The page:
Sermon for Matthew 5:1-12   -   The True Nature of Happiness
Epiphany 4

Some years ago the Raleigh, North Carolina News & Observer published an article entitled: "How Do You Measure Up As A Man? The article stated that some extensive research had been conducted on the 20th century standards for measuring a man. The criteria were quite interesting and I thought that I might list them for the men here this morning just to see how they measure up.

1. His ability to make and conserve money (That lets me out already).

2. The cost, style and age of his car.

3. (This is my favorite) How much hair he has.

4. His strength and size.

5. The job he holds and how successful he is at it.

6. What sports he likes

7. How many clubs he belongs to.

8. His aggressiveness and reliability.

Jesus Christ also once set down eight principles for the measure of a person. His standards stand in stark contrast to the aforementioned. There would appear to be a wide gulf between the popular image of the successful person and what God sees as the successful person.

Here's what happened: Jesus had just started his ministry and was gaining in popularity. Large crowds were gathering. He had just picked out his disciples. And in the quiet of the rolling grassy hills of northern Israel by the Sea of Galilee, Jesus delivered a sermon to a multitude. Acres and acres of human faces. The crowd represented a cross section of humanity.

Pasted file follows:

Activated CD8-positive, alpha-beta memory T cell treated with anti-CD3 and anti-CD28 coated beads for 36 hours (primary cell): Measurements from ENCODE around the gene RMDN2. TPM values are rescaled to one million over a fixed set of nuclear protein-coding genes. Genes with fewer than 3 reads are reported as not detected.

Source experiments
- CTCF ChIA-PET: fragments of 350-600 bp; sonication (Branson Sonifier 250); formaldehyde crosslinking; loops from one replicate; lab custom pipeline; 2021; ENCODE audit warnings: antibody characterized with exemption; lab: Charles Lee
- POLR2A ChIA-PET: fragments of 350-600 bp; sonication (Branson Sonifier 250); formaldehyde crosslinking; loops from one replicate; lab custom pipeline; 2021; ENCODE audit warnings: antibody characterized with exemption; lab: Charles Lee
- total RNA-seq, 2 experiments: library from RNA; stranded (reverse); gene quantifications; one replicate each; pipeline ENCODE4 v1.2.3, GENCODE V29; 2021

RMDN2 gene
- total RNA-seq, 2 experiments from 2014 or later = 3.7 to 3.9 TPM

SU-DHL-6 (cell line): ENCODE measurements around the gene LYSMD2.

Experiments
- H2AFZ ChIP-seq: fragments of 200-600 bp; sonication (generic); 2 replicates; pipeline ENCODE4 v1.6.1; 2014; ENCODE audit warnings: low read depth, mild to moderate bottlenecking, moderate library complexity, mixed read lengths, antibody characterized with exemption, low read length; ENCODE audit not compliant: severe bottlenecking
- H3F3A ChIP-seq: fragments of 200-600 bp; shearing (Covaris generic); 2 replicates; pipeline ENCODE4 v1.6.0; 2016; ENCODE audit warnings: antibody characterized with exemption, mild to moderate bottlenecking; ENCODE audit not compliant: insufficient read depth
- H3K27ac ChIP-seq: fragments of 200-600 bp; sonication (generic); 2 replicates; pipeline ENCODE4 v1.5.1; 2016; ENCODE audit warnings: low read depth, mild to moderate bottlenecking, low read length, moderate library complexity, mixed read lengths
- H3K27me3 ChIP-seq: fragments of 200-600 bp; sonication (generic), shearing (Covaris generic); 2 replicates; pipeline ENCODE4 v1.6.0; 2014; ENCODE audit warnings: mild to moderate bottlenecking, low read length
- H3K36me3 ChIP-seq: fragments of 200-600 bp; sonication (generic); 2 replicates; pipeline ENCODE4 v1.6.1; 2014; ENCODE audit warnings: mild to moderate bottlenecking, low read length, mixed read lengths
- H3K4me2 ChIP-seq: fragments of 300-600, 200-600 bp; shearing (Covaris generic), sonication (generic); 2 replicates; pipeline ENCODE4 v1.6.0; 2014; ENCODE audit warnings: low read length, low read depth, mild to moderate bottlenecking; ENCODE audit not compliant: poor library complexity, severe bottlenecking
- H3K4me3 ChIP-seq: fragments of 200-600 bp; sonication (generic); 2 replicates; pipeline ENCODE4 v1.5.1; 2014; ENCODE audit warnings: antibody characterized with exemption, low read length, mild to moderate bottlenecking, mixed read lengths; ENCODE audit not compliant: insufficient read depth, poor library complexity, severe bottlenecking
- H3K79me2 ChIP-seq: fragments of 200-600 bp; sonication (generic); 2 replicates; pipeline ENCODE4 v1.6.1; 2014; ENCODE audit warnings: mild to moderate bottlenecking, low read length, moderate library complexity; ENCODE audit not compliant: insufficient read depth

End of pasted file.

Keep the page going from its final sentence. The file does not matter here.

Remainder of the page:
There were rich and poor, young and old, doubtless varied races, those who were astute business men and those who were failures. In fact, the crowd that Jesus spoke to that day represented the world in miniature.

Yet, as different as they all were, Jesus understood that they were all on the same quest. They were all after the same thing. They all wanted happiness. Well, we are just like them aren't we? Isn't that what we want for ourselves. Isn't that what we ultimately want for our children:


The problem is that we really don't grasp the true nature of happiness, and because of that it so often seems to elude us. You see, we think that happiness deals with our outer circumstances. We think that the truly happy man is one who has achieved outer success. Thus our beatitudes read:

1. Blessed is the man who makes a fortune.

2. Blessed is he who earns six figures.
3. Happy is the man who has a palace in the city and a summer home in the mountains.

4. Blessed is he who has won the applause of his pears.

5. Blessed is the woman who is recognized as a darling of society.

But on this special day Jesus shared with disciples and, indeed, with all of history, that the concept of happiness is.

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